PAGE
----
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Is this my 4th or 5th post today? I don’t know. I have been on nightshift and should by now really be asleep. Still, inspired by Craig Hickman’s posting of poetry and [for the sake of our sanity let’s call it] fiction, I thought I would post up my first attempt at a short horror story. I wrote this at about 9am having just got home from work. Hopefully it doesn’t any more sense than it needs to.

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A Dream of Care and Compassion 

They moved around him with the stupid regularity of matter. They were solid objects that could not pass through other solid objects. They moved around one another or else collided. Most of the time they tried to avoid colliding. Most of the time they tried not to notice one another’s presence, unless they had arbitrarily met before and done so on a number of subsequent occasions. After a sequence of these meetings they agreed they knew one another well, and well enough to speak each others names and even hold eye contact for several seconds at a time. Most of the time people agreed on what could be said and done, seen and heard. Those who disagreed were given special rooms in special buildings where they could rest and come to understand their mistakes. This is where he was when he sluiced away from them to the place he couldn’t name.

The days passed here by an anonymous schedule. Each day was the same in structure and routine so that he felt that there were no days whatsoever. Instead there were units of time measured between medication rounds and the large white tablets and the little red and yellow capsules. There were the bigger units between eating sessions. The largest measure was that between the coming and going of the ones who were there to give you the tablets and the caps and the meals. He couldn’t tell if he slept any more, and he was too afraid of windows anyway: night and day were out as ways to track how long gone and how long left.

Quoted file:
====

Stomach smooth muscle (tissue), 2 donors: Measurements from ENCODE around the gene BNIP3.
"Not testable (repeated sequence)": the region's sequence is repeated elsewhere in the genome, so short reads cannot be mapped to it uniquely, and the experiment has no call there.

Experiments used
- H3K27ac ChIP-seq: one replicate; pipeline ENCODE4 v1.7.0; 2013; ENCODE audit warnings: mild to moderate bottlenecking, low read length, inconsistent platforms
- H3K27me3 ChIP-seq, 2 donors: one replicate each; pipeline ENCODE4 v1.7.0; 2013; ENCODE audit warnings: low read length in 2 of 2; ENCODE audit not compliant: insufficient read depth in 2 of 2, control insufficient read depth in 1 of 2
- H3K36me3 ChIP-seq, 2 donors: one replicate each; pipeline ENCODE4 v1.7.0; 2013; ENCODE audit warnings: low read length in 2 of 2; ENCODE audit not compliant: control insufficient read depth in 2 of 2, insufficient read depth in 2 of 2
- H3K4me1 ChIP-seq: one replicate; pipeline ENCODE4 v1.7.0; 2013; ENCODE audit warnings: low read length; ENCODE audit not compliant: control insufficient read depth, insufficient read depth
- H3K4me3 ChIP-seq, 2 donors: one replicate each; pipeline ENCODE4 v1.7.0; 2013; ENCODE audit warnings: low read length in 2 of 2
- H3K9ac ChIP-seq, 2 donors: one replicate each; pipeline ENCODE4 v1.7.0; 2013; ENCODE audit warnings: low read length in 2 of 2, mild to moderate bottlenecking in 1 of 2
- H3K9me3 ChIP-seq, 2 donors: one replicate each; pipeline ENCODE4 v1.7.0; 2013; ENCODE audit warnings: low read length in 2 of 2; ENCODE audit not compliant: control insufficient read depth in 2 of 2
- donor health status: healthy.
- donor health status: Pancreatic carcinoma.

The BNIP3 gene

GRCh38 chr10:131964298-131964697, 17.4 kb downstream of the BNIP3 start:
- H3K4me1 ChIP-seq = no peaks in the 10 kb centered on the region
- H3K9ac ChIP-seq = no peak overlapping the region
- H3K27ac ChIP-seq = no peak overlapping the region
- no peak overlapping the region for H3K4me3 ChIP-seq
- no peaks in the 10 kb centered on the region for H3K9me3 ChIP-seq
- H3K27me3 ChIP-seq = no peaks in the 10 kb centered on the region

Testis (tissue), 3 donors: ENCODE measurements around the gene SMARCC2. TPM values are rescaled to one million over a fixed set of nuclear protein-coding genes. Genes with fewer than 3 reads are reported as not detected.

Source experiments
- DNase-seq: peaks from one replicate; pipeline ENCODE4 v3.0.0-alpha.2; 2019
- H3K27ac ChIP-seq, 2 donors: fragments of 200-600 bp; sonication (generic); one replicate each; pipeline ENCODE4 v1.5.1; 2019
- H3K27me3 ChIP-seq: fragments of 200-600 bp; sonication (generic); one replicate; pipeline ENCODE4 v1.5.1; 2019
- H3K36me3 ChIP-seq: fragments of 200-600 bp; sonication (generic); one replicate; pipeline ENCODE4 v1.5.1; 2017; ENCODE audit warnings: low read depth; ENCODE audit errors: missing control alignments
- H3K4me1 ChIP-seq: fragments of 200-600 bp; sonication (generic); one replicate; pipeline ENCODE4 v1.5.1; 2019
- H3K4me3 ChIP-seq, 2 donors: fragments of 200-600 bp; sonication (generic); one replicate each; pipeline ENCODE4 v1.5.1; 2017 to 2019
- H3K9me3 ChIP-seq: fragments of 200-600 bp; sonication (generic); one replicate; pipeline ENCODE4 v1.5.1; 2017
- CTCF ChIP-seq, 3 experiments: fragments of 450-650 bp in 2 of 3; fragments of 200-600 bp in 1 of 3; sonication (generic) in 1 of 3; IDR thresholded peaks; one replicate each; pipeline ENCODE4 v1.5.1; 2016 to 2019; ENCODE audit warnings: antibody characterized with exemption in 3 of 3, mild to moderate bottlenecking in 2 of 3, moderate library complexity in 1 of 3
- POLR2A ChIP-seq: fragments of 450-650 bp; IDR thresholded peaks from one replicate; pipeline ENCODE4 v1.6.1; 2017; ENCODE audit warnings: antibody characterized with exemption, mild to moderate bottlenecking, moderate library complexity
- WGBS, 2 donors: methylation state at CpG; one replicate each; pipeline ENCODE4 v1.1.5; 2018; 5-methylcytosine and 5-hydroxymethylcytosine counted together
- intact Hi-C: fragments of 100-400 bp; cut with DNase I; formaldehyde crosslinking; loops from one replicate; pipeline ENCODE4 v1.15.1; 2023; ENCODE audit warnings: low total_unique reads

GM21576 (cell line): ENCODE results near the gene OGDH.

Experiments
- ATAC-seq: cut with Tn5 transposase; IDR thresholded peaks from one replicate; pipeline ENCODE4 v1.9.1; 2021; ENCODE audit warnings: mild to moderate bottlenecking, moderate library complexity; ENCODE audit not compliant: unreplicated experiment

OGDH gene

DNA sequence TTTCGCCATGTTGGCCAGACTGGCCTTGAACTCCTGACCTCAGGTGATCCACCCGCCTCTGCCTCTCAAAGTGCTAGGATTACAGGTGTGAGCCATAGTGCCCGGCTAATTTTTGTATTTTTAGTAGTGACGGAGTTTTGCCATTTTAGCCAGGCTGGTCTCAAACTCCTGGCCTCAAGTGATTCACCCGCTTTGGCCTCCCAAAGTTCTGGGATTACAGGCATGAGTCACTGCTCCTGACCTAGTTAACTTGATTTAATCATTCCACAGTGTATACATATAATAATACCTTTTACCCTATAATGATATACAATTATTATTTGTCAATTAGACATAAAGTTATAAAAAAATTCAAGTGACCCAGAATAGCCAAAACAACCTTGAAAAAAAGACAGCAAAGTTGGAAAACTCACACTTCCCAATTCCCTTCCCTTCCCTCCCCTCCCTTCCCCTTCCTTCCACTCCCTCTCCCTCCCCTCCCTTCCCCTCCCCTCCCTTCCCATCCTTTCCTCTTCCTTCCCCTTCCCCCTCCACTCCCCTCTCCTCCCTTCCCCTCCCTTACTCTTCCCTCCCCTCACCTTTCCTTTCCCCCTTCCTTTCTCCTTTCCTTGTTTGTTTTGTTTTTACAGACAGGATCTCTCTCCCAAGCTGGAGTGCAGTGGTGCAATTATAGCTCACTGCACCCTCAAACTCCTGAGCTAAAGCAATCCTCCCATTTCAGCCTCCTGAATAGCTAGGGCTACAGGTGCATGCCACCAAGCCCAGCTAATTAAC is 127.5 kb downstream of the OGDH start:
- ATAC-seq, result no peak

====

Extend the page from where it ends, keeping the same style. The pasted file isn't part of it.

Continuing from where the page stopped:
He’d heard the voices for years. For as long as he could remember. All his life, essentially. They told him he’d been found wandering the woodlands, down where a shallow river cut the tree darkened world in two. He had no idea how he’d got there. He couldn’t remember anything about anything. It was as if he had been born there in the woods. It was as though he was a satyr or faun, disguised as a man and abandoned by his kin. The voices whispered as much to him. They seemed always to be beckoning him back, calling him home.

The nice nurse asked him what he believed. He told him he believed he was a faun or maybe an elf, some creature of the woods that played tricks and caught animals and lured men, women and children into those shaded spots where they would be subjected to ridicules and tortures, and they might be raped and given punishments and raped again, this time in their wounds, before being slaughtered and devoured by him and his merry laughing brother, sisters and cousins. While explaining all this in a rising frenzied manner he had grabbed hold of the nice nurse with one hand, pinning him to the wall, while touching himself with the other. This is when he slept the chemical sleep that sent him deeper than any sleep he knew. Four bodies on top of him and the little sting in his buttock before sliding away into dark, dreamless depths.